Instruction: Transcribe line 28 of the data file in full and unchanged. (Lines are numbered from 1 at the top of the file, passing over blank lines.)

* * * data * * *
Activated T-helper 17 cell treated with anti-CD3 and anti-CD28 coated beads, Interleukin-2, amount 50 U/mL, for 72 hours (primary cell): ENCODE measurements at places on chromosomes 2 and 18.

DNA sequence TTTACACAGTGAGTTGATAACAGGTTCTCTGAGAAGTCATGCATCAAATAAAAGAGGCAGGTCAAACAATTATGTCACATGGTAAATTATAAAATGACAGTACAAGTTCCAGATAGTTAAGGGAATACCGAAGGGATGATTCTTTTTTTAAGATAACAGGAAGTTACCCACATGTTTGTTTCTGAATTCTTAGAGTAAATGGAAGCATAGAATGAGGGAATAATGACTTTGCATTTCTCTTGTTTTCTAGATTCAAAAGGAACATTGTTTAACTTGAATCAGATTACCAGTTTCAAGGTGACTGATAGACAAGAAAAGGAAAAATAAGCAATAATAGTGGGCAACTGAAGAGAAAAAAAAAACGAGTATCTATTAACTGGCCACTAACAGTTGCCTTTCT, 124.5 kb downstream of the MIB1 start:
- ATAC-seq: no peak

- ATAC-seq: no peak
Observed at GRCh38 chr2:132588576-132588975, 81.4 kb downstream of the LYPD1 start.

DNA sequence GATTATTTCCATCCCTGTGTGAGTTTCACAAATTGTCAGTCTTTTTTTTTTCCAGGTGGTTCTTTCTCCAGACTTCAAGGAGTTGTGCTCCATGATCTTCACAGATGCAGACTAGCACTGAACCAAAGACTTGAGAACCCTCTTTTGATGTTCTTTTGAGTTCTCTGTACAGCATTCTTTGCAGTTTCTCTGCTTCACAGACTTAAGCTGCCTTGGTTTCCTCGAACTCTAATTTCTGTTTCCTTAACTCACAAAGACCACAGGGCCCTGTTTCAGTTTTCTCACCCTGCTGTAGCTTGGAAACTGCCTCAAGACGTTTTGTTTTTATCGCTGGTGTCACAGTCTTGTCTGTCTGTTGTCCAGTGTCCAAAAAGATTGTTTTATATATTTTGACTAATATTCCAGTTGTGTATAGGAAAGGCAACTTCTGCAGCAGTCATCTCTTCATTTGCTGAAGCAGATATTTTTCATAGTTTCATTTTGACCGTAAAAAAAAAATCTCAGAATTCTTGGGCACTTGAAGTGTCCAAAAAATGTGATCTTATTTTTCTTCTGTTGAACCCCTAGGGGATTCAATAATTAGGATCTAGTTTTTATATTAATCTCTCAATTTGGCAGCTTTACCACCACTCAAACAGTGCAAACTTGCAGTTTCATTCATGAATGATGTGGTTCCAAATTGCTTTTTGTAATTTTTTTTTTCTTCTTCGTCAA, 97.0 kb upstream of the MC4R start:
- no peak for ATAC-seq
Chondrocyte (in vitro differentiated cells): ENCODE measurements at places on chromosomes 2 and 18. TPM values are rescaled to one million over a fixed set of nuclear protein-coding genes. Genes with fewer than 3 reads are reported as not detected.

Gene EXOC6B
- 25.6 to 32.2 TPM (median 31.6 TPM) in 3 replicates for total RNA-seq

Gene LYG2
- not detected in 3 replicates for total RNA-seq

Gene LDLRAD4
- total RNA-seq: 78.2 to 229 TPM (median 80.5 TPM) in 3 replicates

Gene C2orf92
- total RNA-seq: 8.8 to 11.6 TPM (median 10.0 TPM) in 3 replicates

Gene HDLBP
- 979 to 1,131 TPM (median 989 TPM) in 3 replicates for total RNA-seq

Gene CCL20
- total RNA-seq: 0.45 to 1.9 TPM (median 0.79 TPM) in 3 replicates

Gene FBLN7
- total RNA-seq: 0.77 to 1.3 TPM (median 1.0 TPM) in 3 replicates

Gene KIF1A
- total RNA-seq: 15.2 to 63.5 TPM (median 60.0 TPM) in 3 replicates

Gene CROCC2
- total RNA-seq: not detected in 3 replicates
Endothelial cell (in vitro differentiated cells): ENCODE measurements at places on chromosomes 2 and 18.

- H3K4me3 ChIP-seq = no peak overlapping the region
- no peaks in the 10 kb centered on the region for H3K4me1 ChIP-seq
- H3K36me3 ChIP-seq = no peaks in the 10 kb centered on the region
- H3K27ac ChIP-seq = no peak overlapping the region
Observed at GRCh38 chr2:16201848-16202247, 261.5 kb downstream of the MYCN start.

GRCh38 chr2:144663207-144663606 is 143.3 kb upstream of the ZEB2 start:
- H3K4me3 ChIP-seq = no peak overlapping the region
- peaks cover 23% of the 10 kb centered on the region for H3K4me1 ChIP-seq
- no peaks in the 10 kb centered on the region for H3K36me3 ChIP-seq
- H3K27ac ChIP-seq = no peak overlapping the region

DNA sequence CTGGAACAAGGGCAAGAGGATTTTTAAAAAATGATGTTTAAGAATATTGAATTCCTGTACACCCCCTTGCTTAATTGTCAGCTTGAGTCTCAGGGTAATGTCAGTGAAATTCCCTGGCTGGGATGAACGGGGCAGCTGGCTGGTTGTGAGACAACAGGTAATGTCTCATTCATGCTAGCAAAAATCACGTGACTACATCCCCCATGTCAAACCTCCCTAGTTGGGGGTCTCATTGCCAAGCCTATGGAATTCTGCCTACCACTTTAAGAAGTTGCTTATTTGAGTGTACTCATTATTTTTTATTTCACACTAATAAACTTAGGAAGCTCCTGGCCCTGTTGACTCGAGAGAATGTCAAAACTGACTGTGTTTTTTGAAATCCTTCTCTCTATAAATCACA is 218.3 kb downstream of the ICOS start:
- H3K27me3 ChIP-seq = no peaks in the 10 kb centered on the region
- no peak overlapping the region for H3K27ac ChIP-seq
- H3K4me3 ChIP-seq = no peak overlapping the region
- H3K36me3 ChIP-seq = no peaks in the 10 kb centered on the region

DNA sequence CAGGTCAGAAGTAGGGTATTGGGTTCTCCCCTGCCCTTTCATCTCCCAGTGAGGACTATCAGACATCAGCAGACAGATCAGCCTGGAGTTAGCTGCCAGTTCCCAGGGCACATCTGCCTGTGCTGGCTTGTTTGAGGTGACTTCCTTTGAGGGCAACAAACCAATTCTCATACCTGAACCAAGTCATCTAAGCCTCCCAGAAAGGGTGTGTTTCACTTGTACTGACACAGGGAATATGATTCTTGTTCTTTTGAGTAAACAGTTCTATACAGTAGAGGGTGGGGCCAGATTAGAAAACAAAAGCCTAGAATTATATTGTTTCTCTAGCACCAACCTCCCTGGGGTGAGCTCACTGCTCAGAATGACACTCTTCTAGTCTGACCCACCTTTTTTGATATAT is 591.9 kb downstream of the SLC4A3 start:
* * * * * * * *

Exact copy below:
- H3K4me3 ChIP-seq = no peak overlapping the region